Heaven, Hell, and a guy named Bell

Ok, so there’s a lot of commotion around the recent book from Rob Bell called “Love Wins.”  Rightly so.  Rob wanted to influence the dialogue surrounding questions of heaven, hell, and the fate of everyone who has ever lived.  I have received a fair amount of questions asking about my thoughts regarding this, so I will offer a few.  But, before I get to commenting about the book (which I have read in its entirety), allow me to note a few things.

First, I really don’t have any question that Rob Bell loves Jesus.  Nor do I have any question that Rob loves people and wants them to know Jesus.  As well, I can appreciate Rob’s artistry in writing, and his willingness to ask questions about our faith.  We need to be in touch with the questions that do arise in our faith, and no Christ follower should be afraid of the pursuit of truth.

Second, I want to affirm my love for Rob.  Though I don’t know him personally, he is a brother and should be treated with respect and love (even if I choose to disagree with him – even disagree strongly).  And, no, this is not the requisite preparatory statement to make sure I say the right things by saying I love him, just to spew hate later on in this commentary.  That’s a waste of time, and very disingenuous.

Third, many have attempted to frame Rob’s book, and his theology, through the lens of his “art.”  No doubt, Rob writes creatively and poetically, but I can’t yield to the “I’m an artist, so let me just be creative” mantra.  We must call this book what it is – it is an attempt (creatively and artistically) to paint a different portrait of the fate of humanity than what has been so widely established by the majority of orthodox Christianity for 2,000 years.  This is a theology book, and should be treated as such.  In addition, Rob has made it a mainstream topic, so it can and should be interacted with on a public level.

Finally, in the way of introduction, should you want to reflect on some teaching that has been done here at The Chapel at CrossPoint relative to the subject of hell, and what happens after we die, you can access these: http://theater.thechapel.com/play/?p=1022&title=The_Burning_Elephant, and http://theater.thechapel.com/play/?p=244&title=What_Happens_the_Moment_After_I_Die?.

Now, let’s move ahead.  “Love Wins” is the title of the book, and in the way of summary, Rob makes the case that given enough time, everyone, whether in this life or the next, will succumb to the love of God and so will ultimately be reconciled to God.  He perceives of hell as the consequence of choices to reject Jesus in this life, and then the “pruning” that will happen in the afterlife until such a time as that person can no longer withstand the love of God.  In other words, he leaves open the possibility that everyone who has ever lived will be rightly reconciled to God at some point, either in this life or in the one to come.  Though he doesn’t affirm that outright, he does intimate that this will be the case (obviously, the name of the book is “Love Wins”), and his view is what some would define as “universalism” (the idea that everyone will ultimately come to God and live with him in peace, security, and joy forever).  To be fair, Rob would deny he is a universalist, but if he isn’t, his position is either a slight mutation of universalism or is standing right outside the door. The goal of my thoughts in this piece is not to do a summary review of the book – that has been handled very responsibly in other places (for an excellent review of the book, see: http://www.christianitytoday.com/ct/2011/april/lovewins.html, or http://thegospelcoalition.org/blogs/kevindeyoung/2011/03/14/rob-bell-love-wins-review/  - but please note these are long reviews, so be warned).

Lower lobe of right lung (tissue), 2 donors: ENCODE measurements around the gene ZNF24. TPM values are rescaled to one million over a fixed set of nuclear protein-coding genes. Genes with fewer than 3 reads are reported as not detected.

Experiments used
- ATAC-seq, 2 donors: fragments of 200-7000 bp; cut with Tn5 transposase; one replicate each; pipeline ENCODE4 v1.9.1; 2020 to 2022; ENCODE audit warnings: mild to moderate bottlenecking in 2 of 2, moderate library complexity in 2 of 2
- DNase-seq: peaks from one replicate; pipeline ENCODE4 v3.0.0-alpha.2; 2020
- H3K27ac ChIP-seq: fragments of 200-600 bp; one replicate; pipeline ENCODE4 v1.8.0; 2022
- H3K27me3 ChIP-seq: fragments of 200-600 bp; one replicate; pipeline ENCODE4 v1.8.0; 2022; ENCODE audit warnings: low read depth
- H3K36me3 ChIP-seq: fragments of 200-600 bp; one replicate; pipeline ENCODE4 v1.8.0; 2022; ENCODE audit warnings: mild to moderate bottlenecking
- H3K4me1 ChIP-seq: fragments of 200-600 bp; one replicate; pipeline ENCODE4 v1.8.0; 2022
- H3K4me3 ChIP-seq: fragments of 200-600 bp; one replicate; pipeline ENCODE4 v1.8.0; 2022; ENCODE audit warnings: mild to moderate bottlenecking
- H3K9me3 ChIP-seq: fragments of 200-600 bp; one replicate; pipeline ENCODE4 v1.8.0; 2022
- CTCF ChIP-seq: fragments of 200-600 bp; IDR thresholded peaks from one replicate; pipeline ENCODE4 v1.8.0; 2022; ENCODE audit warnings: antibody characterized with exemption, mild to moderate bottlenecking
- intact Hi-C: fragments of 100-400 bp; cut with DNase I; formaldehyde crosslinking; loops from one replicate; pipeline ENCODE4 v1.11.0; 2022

As I read through the book, the truth is that I thought “there is nothing new here to see.”  Even when Rob was describing what borders on the idea of universalistic theology, there have been a few theologians in the past that have had some of the same thoughts (Origen of the early church fathers, and more recent theologians like Schleiermacher and Tillich).  They are not in the majority (not even close), and don’t express what orthodox Christianity has affirmed en masse for the last two millennia.  When Rob was talking about heaven (which I think was his best chapter), he was simply reframing the thoughts of many before him (not the least of which is N.T. Wright in his book Surprised by Hope).  Rob credibly acknowledges as much in the back of the book.  I found myself saying “yes” a number of times when reading the chapter on heaven and the reality of heaven’s “already/not yet” tension.  Rob also borrows from, or is influenced by, C.S. Lewis (and who hasn’t been influenced by Lewis?).  But Rob takes some of Lewis’s thoughts from The Great Divorce, and extends them even further out – even Lewis had the wherewithal to write in the preface to his book that he was in no way trying to create or do theology, but was writing a piece of fiction creatively and fantastically (yet Biblically informed).